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Cornick, Sidney Raymond (Mick) (?–1974)

by Jack Blamey

Sidney Raymond Cornick, universally known as Mick, and formerly Chief Technical Officer of the Research School of Physical Sciences, died suddenly on the golf links on Saturday 16 August.

For many years at Birmingham University, Mick was invited by Professor Mark Oliphant to join ANU on 1 October 1948. In June 1949 he arrived in Australia with Mr Jack W. Blamey to survey prospects and facilities for the construction of a large cyclotron - now the homopolar generator. When after two weeks Blamey returned to the UK, Mick became the first member of the Department of Particle Physics to take up duties in Australia, Oliphant and Edwards arriving many months later. Mick had, therefore, to play a very responsible part in this preliminary establishment of the school and of buildings, equipment, large projects and industrial contacts.

Mick carried out his work with verve, enjoyment and capability, spreading his influence and personality not only around ANU, but also in Canberra and many other places. His good judgement and wide technical knowledge stood him in good stead as Chief Technical Officer and resulted in the development of a high level technical staff, training schemes and harmonious relationships.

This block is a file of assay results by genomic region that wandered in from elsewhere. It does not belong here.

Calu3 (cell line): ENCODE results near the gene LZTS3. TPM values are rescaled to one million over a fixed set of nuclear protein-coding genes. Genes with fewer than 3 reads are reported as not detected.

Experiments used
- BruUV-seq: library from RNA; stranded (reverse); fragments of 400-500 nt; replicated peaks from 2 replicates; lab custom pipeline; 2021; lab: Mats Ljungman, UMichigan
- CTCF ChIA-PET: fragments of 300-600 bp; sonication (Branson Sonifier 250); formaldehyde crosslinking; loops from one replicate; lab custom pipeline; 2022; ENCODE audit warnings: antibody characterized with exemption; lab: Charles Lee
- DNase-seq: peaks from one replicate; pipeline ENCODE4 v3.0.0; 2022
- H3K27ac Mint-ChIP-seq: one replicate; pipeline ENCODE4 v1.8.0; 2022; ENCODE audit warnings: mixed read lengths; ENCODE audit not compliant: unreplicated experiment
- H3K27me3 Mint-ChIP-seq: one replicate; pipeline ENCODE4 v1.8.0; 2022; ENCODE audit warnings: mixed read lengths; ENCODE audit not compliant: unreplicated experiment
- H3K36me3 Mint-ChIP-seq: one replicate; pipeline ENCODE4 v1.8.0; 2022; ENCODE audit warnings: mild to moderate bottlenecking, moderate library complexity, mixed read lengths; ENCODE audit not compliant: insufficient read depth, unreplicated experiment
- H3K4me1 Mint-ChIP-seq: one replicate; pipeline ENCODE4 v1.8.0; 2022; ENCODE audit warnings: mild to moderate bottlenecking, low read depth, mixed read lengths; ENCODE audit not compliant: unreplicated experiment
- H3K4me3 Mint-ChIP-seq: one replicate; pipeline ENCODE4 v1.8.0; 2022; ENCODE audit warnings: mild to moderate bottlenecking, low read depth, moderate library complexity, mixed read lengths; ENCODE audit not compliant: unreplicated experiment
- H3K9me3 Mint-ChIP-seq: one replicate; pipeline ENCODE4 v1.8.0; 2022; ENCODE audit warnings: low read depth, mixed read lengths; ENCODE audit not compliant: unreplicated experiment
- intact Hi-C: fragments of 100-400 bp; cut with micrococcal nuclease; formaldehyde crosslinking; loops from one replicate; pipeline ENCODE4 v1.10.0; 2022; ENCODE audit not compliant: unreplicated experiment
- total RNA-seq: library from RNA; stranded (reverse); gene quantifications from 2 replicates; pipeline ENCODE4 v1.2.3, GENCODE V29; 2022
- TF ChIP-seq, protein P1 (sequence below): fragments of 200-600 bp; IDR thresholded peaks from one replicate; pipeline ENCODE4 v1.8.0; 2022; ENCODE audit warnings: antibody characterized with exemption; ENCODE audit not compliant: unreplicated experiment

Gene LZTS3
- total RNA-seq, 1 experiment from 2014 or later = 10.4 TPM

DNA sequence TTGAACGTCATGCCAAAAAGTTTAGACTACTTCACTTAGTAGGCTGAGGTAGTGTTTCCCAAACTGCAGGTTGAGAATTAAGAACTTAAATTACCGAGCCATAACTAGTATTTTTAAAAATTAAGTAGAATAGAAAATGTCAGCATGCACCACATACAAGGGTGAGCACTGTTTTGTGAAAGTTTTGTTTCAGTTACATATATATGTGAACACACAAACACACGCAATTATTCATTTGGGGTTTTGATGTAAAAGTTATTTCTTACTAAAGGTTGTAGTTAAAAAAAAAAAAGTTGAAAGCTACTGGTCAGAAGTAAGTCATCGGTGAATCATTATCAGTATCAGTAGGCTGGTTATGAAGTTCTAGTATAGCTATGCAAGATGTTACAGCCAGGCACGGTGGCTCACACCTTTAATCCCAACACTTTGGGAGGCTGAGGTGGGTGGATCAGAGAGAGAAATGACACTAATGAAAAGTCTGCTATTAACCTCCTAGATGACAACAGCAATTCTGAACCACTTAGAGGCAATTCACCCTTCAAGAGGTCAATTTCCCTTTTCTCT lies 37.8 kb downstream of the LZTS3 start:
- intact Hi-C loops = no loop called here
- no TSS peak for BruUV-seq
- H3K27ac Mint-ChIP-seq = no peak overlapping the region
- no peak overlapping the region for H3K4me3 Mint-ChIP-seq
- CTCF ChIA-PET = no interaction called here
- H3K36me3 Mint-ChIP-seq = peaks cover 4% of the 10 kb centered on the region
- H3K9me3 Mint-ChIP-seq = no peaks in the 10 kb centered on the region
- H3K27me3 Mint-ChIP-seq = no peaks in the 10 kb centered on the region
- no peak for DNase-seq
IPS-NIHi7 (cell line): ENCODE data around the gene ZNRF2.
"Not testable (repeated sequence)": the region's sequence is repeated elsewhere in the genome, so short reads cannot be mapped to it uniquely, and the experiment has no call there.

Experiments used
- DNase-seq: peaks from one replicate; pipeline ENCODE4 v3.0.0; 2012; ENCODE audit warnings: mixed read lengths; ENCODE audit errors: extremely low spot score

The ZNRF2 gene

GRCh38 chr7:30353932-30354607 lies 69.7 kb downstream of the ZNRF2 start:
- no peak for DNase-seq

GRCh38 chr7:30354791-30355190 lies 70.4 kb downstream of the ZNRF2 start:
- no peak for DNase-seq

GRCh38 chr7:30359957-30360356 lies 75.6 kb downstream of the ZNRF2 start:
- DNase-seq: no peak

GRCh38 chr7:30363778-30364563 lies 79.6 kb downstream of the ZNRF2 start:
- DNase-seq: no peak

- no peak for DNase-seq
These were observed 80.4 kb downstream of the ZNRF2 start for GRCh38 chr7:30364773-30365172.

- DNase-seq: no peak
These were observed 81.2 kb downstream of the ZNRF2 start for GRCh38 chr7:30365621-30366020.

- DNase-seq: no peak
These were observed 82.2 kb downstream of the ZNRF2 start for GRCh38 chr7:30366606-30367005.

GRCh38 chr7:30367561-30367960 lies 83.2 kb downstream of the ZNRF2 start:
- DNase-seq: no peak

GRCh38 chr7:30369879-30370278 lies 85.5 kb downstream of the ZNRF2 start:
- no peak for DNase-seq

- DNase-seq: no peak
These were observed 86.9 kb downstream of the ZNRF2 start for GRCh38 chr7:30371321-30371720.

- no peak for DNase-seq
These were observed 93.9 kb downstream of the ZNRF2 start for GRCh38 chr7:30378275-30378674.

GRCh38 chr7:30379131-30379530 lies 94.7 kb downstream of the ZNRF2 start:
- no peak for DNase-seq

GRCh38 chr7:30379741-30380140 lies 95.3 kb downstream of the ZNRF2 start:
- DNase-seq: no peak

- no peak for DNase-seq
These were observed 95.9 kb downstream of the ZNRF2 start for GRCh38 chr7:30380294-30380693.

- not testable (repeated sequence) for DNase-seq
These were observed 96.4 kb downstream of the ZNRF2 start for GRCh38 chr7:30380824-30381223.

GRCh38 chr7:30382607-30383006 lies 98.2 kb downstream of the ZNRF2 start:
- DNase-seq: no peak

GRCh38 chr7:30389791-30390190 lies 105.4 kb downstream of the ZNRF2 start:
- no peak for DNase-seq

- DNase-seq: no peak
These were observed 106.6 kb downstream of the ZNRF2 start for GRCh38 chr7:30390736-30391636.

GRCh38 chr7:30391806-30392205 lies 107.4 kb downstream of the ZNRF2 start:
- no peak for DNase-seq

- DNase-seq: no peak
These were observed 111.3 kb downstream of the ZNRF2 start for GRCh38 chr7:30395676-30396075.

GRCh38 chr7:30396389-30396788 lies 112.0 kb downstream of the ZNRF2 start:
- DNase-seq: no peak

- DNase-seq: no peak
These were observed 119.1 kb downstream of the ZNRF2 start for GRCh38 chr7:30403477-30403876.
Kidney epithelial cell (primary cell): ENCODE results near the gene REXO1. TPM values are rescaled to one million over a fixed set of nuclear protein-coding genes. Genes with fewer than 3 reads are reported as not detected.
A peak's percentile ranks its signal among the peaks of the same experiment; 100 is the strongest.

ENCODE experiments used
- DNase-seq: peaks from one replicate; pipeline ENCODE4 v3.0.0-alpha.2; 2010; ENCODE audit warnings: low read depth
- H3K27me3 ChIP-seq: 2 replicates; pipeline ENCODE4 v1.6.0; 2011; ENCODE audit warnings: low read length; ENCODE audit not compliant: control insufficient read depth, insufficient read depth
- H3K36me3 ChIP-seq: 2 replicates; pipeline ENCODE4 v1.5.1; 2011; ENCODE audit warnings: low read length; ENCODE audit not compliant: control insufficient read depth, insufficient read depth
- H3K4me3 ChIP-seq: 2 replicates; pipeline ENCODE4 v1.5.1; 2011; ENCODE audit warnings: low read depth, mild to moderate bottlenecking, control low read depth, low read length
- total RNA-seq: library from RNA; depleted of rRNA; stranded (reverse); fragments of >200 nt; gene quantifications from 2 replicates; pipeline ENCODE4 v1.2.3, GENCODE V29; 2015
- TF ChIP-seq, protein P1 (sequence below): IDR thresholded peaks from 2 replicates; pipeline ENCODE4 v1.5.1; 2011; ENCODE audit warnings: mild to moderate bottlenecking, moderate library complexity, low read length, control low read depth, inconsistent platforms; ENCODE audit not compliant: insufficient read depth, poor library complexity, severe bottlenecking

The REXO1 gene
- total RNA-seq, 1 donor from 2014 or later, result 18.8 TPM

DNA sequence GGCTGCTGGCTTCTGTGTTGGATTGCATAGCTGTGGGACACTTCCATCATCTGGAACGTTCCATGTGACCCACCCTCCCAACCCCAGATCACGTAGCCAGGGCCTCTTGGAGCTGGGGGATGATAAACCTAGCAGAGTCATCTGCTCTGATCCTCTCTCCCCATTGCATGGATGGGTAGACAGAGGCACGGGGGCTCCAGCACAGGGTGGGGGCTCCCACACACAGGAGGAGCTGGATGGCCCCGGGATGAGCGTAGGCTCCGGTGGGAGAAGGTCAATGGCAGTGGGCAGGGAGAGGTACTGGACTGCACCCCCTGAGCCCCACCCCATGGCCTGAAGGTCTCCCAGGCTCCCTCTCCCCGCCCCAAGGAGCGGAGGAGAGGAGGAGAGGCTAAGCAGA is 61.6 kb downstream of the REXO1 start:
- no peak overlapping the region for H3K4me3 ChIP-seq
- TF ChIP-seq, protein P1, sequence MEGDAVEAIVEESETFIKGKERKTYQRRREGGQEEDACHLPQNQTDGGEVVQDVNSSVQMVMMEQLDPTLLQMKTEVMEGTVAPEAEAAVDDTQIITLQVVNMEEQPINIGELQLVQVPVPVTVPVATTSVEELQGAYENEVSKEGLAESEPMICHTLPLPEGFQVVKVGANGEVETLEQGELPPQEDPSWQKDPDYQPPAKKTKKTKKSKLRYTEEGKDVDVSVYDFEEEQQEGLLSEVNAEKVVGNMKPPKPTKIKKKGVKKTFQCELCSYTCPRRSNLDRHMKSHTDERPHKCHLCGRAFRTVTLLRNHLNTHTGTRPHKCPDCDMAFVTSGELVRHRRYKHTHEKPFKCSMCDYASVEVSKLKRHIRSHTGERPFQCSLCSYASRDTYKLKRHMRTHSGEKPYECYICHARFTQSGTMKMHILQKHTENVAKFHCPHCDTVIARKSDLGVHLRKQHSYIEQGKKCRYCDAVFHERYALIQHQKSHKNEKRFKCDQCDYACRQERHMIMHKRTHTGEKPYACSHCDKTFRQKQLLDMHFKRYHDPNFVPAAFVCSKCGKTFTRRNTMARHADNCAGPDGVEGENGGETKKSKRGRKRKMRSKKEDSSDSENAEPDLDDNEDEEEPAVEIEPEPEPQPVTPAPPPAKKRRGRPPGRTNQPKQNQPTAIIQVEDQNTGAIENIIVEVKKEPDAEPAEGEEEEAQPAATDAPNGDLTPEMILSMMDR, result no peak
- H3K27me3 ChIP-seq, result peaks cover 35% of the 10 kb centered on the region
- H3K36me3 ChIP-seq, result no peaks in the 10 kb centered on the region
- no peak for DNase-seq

After his retirement on 24 December 1963, a general purpose common room in the Cockcroft Building was named 'The Cornick Room'.

From the onset of his life in Canberra, Mick expanded his activities into many fields of social, sporting and community effort and in technical education. He was a well-known member and active official of several clubs, notably the Canberra Club and the Royal Canberra Golf Club.

Since retirement he had continued and enlarged these activities and also taken up further employment with Monier Concrete, entering into all of these with great enthusiasm. Probably few people in Canberra have been as well known and appreciated as Mick for his wide interests, his humour, understanding and his wide range of anecdotes. Withal however, he was a modest if not retiring man.

All his past and present associates will remember him for his deeds and qualities and the many firm foundations he has laid. Until the day of his death Mick was active and apparently in very good health. It is some consolation for his many life-long friends to know that Mick died in action — on the links, clubs in hand and engaged in his favourite sport with well-loved companions.

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Citation details

Jack Blamey, 'Cornick, Sidney Raymond (Mick) (?–1974)', Obituaries Australia, National Centre of Biography, Australian National University, http://oa.anu.edu.au/obituary/cornick-sidney-raymond-mick-250/text251, accessed 12 July 2020.

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